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NewsPoster Apr 8, 2014 01:39 AM
Adobe officially debuts Lightroom Mobile for iPad
In a surprise debut on Monday, Adobe took the wraps of its <a href=" lly/" rel='nofollow'>briefly-leaked</a> <a href="" rel='nofollow'>Lightroom Mobile for iPad</a>, a mobile version of its desktop software intended as a companion app to the full version for desktops and notebooks. As such, it requires both the <a href="" rel='nofollow'>latest version</a> of Lightroom 5 (which was also updated earlier today to v5.4) for <a href="" rel='nofollow'>Mac</a> or <a href="" rel='nofollow'>Windows</a>, and a subscription to Adobe's <a href="" rel='nofollow'>Creative Cloud subscription service</a> in order to use the free application. The program uses syncing and lower-rez thumbnails to get around the problem of the iPad's limited storage.<br />
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<div align='center'><img class='mobile-img' src='' width='500' height='286' alt='' border='0' pagespeed_url_hash="1524936616"/></div><br />
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The full Lightroom is often used by professional photographers and serious hobbyists to catalog, enhance and touch up images, including sizable RAW files and medium-format camera files. Consequently, Lightroom Mobile for iPad uses Adobe's Smart Preview technology to create smaller previews of large files, syncing changes made to the mobile versions back to the full-size files using Adobe's servers.<br />
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The app can utilize the built-in cameras on the iPad directly, but saves a copy both to Camera Roll as required as well as its own vault for syncing. It can import from the Camera Roll as well, but with the same copying technique, which might eat up space on an iPad over time. Users can also choose which existing Lightroom images from their desktop should be synced to the mobile version, with updates on either system synced to the other.<br />
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The iPad version has a self-management feature to prevent users from accidentally filling up the iPad's available storage, and lets users manually remove images if desired to free up space. The app's interface has been modified for touchscreen use, and thus does not include all the features of the full Lightroom, particularly areas where a mouse or drawing tablet would provide greater precision.<br />
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At present, the mobile app includes only essential features, and Adobe acknowledges that updates will add in other features present on the desktop version, such as full tagging. It also mentioned that an iPhone version is in the works, which is expected before the end of the year; an Android version may also be in development, but no timeframe for it was announced.<br />
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As expected, Lightroom Mobile can share images directly to social networks, upload them to a web interface, and create slideshows of images for easy in-person sharing, either using the tablet as a display, or AirDrop, or AirPlay to throw them onto an HDTV. Lightroom Mobile for iPad requires iOS 7 and an iPad 2 or later, along with the previously-mentioned Creative Cloud subscription and freshly-updated Lightroom. Adobe is currently continuing a promotion that gives users the latest Photoshop CC and Lightroom along with other benefits of the Creative Cloud program for <a href="" rel='nofollow'>$10 per month</a>, billed monthly on an annual basis.<br />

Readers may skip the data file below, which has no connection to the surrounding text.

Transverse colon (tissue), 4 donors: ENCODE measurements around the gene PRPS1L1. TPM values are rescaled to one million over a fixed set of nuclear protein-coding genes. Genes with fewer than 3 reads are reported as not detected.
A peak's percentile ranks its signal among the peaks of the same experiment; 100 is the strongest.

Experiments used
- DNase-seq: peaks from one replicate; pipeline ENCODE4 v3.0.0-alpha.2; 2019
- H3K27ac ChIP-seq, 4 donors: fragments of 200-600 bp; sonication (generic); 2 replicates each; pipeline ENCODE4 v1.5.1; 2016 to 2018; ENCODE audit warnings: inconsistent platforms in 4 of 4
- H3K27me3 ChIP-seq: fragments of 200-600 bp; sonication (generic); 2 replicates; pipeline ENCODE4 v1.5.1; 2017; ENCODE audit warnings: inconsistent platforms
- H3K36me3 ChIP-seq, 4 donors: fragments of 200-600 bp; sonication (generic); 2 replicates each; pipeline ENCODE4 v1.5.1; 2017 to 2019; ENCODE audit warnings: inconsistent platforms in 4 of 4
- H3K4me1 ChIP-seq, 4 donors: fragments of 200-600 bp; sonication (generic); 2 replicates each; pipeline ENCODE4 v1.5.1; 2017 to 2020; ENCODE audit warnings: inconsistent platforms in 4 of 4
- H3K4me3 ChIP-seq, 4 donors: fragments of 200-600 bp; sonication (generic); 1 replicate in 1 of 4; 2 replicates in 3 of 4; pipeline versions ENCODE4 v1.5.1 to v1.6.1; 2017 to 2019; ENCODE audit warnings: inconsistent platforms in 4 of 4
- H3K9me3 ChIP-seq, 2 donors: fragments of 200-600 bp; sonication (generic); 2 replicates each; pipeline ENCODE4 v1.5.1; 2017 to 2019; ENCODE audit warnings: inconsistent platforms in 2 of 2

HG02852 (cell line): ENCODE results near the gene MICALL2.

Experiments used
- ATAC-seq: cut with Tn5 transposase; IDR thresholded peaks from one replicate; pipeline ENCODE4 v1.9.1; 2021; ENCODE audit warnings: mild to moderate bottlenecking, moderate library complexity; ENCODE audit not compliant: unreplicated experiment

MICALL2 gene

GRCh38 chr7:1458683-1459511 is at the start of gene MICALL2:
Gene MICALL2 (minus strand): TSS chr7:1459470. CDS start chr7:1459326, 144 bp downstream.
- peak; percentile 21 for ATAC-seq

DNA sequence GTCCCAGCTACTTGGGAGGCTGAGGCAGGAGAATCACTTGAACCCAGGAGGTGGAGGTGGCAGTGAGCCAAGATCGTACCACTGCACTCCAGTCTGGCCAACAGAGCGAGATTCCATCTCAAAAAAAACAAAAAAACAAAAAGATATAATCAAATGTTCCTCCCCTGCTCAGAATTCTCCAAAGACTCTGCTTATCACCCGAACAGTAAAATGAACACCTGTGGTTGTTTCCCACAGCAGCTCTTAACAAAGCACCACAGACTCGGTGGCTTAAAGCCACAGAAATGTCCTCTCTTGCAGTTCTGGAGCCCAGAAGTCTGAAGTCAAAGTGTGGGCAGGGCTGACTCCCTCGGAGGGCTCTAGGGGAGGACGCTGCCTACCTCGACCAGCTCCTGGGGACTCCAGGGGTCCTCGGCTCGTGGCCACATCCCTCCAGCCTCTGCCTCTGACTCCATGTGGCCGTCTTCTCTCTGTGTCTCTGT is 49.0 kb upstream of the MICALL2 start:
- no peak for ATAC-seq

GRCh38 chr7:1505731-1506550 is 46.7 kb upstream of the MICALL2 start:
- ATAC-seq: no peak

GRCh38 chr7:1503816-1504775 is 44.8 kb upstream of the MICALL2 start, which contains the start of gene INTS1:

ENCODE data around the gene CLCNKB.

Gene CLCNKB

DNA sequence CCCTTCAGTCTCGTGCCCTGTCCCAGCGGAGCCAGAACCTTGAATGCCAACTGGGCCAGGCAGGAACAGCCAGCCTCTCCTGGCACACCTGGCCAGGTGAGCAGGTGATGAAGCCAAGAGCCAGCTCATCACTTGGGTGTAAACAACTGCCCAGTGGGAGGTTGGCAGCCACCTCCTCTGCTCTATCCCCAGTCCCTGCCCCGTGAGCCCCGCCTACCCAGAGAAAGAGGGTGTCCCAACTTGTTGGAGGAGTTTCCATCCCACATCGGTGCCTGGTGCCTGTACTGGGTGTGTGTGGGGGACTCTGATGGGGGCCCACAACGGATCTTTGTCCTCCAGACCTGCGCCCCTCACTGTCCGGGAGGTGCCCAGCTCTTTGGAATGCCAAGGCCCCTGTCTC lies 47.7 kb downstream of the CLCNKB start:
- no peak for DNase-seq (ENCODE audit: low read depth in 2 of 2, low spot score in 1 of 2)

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<div align="center"><iframe width="500" height="281" src="//" frameborder="0" allowfullscreen></iframe></div>
Lynn_Fredricks Apr 8, 2014 11:26 AM
If you disagree with Adobe's direction of making all of their products only available by subscription, do not order this product.
froghead Apr 9, 2014 04:00 PM
I will agree that I am not a fan of eternal rentals, but I do like the fact its not insanely expensive, for the short term, but that doesn't take away from the fact that Adobe does have some of the most comprehensive programs around.

Photoshop is overkill for most people needs, but it is synonymous with photo editing in even the average persons eyes.

But with that said I have to say that I hope Lightroom mobile lights a fire under Apples backside. As someone who is a serious photographer and sometimes freelancer, I have been waiting to see Apple make its mobile apps worthy of a creative mind, and it hasn't happened.

iMovie is honestly painful compared to Pinnacle Studio. Yes there is an 8 dollar difference but its money well spent. iPhoto, I keep waiting to have something useful besides the 5 oh so basic options, and still I wait. Pages is still so difficult for me on the iPad as its so neutered.

Now, Adobe puts out Lightroom Mobile and I am ready to ditch Aperture and iPhoto all together. (I keep a fun stuff on iPhoto and move others into Aperture) The fact I am able to share the files seamlessly, and do real editing on my iPad is making me giddy to tell the truth.

Finally I can really work on my iPad with photos, I am very excited. I wished it was Apple making this kind of program, but their software that use to sell their hardware is becoming just a nice addition as their hardware now becomes the cash cow.

Apple jacked up iMovie when it was simple and oh so elegant. They took Final Cut Pro and jacked it up and put out a half backed progressional program that is now finally at least getting some of its luster back, but not after there was a severe bleeding of professionals.

I have my fingers crossed and hope Apple steps up to this challenge.
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